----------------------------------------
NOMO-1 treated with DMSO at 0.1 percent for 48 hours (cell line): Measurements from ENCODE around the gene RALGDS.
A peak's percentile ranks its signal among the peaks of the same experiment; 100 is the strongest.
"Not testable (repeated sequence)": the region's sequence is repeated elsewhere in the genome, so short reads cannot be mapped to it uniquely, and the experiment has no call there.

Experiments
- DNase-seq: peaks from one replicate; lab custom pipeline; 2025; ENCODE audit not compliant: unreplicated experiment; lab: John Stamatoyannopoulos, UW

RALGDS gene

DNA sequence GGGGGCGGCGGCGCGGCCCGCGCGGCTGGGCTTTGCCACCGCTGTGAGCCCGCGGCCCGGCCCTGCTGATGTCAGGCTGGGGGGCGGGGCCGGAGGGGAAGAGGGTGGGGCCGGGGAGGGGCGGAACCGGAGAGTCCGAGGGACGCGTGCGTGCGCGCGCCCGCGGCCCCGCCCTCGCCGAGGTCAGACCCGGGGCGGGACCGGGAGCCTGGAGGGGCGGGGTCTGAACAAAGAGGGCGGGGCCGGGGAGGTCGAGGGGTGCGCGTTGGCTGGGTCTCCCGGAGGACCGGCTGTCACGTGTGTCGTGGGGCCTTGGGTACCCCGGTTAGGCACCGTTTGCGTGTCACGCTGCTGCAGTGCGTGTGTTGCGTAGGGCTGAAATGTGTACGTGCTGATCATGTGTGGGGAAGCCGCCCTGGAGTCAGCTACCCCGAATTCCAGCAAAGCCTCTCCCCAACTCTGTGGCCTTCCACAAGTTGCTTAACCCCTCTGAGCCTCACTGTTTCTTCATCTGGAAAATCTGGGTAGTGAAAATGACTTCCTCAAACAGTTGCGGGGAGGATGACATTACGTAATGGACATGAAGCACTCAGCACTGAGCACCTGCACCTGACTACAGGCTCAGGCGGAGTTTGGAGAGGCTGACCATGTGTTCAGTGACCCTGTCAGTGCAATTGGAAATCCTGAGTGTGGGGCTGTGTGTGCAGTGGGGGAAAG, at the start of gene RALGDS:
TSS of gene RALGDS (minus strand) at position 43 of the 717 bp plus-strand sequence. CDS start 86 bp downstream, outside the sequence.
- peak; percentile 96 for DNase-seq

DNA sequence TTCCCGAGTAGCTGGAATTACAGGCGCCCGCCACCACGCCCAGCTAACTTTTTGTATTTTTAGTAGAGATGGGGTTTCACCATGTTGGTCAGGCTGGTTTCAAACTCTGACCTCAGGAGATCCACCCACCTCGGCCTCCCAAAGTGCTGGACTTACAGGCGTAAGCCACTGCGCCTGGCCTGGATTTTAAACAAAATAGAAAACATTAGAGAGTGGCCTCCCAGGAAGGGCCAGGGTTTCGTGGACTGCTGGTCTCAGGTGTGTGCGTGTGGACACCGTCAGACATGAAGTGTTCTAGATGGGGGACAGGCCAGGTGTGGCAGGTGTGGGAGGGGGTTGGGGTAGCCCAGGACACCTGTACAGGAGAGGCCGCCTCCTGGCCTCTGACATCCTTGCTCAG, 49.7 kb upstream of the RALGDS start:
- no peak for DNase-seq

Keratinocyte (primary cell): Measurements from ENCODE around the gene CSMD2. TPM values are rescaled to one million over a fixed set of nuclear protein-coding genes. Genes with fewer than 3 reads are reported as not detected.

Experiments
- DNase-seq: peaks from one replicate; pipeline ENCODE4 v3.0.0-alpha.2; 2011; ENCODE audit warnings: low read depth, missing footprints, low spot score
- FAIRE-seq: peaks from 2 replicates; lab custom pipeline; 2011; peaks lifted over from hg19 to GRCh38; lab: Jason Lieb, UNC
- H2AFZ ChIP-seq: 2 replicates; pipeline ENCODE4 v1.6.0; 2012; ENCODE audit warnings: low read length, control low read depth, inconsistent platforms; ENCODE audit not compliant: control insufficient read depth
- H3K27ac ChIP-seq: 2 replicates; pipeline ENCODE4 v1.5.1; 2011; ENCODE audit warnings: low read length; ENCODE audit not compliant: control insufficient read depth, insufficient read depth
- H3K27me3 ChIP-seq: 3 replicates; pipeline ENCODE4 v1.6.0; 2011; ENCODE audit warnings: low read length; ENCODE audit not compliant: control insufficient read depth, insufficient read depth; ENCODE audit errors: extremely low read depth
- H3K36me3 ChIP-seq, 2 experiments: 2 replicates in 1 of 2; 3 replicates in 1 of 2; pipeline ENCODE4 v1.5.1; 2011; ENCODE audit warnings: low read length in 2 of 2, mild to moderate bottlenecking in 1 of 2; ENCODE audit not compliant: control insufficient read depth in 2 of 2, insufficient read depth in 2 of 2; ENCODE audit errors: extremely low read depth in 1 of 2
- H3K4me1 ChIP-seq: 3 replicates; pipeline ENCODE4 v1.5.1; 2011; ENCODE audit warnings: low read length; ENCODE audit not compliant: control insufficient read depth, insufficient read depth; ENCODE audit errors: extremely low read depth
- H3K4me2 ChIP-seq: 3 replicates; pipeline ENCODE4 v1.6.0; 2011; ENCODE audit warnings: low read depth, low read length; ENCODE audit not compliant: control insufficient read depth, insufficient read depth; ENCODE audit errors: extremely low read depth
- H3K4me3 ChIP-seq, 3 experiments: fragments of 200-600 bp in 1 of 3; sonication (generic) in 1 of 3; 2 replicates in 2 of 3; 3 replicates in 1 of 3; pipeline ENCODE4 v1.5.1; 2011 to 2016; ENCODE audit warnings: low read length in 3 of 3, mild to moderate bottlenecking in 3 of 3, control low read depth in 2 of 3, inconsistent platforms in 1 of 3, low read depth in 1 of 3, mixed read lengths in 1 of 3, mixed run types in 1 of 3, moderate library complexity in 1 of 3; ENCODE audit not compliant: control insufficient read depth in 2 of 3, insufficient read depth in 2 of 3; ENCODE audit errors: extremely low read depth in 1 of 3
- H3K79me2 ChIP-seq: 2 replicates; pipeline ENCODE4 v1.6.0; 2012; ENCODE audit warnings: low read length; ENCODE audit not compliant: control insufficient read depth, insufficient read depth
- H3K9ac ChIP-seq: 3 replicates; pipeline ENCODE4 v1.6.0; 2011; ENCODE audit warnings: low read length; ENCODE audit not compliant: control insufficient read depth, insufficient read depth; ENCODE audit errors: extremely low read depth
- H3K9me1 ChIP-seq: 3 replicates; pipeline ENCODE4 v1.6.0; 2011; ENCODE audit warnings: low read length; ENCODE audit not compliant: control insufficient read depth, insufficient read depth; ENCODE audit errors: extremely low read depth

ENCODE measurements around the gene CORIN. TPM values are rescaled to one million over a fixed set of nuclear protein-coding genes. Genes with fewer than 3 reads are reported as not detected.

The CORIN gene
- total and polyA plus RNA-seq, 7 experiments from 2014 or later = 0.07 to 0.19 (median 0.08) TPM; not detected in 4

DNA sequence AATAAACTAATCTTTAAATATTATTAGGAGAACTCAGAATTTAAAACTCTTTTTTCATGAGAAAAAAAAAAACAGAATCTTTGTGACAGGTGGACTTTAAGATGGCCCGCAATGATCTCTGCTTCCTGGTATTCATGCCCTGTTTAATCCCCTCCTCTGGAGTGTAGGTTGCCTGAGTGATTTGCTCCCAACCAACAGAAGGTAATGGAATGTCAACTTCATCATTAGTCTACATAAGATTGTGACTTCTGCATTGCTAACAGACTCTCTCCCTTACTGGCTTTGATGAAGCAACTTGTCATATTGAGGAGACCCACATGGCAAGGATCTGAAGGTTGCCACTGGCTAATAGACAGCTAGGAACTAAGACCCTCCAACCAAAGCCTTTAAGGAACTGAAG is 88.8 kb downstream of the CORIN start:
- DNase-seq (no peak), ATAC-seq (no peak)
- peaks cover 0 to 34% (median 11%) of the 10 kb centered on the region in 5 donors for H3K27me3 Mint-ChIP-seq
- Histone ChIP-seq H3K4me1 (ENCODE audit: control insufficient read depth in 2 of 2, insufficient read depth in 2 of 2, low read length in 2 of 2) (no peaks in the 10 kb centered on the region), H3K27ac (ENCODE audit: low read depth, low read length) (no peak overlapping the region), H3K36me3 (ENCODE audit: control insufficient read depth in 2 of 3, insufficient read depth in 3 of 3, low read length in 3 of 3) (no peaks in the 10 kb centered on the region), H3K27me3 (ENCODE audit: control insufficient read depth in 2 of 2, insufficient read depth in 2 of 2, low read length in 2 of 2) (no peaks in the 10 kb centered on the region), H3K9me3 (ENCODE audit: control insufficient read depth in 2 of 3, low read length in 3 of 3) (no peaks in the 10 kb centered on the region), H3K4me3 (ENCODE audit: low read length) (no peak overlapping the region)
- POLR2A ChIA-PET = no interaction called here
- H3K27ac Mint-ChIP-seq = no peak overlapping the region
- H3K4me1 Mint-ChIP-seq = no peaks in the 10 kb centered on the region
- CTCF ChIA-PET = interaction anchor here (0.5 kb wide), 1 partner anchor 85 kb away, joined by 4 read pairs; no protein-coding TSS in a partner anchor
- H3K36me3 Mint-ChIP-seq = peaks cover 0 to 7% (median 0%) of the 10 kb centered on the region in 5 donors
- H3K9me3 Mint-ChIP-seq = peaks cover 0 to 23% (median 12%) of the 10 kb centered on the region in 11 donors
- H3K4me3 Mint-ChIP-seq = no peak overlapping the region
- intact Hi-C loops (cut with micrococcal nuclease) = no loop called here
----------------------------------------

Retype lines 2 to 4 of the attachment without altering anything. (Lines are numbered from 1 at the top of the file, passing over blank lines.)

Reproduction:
A peak's percentile ranks its signal among the peaks of the same experiment; 100 is the strongest.
"Not testable (repeated sequence)": the region's sequence is repeated elsewhere in the genome, so short reads cannot be mapped to it uniquely, and the experiment has no call there.

Experiments